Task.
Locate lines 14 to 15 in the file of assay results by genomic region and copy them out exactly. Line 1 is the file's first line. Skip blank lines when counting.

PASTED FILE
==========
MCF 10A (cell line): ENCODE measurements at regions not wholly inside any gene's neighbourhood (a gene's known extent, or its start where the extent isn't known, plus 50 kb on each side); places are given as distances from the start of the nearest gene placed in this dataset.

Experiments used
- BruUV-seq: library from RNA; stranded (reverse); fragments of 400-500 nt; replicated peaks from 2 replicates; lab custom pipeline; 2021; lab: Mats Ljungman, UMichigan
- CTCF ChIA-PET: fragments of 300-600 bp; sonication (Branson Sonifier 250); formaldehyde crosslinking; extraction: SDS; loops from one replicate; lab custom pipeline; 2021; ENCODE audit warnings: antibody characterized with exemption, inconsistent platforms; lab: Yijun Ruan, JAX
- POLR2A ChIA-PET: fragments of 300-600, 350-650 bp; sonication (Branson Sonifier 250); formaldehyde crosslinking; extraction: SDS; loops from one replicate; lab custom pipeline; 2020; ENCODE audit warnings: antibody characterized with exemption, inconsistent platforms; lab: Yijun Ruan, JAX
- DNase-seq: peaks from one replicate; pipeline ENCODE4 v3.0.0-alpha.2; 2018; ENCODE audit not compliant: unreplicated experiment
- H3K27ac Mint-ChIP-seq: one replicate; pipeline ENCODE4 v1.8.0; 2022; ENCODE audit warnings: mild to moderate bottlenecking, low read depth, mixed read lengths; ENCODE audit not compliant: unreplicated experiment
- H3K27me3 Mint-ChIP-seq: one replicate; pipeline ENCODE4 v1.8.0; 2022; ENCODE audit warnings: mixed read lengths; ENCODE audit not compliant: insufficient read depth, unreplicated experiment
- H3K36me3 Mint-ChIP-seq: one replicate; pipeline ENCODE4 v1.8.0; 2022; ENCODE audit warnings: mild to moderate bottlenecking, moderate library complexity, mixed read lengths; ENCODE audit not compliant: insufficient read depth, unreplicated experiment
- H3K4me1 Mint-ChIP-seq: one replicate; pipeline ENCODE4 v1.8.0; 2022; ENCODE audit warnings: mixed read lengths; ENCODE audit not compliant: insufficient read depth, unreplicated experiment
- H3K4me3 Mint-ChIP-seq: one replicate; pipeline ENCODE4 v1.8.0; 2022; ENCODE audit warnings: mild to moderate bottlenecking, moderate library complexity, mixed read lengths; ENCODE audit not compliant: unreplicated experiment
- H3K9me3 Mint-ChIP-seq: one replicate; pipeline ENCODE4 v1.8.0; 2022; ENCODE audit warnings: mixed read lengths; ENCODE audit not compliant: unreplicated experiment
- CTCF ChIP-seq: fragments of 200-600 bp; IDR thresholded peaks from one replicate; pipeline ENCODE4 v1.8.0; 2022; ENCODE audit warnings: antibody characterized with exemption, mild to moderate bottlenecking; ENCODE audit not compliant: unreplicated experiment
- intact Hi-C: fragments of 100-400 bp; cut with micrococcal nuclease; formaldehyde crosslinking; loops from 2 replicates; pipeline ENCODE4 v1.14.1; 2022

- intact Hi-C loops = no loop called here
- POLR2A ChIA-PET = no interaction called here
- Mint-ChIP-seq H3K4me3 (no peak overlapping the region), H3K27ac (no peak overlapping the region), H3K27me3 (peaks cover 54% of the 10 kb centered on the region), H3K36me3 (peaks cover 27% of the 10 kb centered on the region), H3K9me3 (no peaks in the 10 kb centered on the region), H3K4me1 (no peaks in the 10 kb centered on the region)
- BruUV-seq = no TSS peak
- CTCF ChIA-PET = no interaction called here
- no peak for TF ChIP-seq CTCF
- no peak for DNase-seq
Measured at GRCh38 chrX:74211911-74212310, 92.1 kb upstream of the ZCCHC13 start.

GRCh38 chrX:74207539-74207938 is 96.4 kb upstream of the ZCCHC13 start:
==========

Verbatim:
- intact Hi-C: fragments of 100-400 bp; cut with micrococcal nuclease; formaldehyde crosslinking; loops from 2 replicates; pipeline ENCODE4 v1.14.1; 2022

- intact Hi-C loops = no loop called here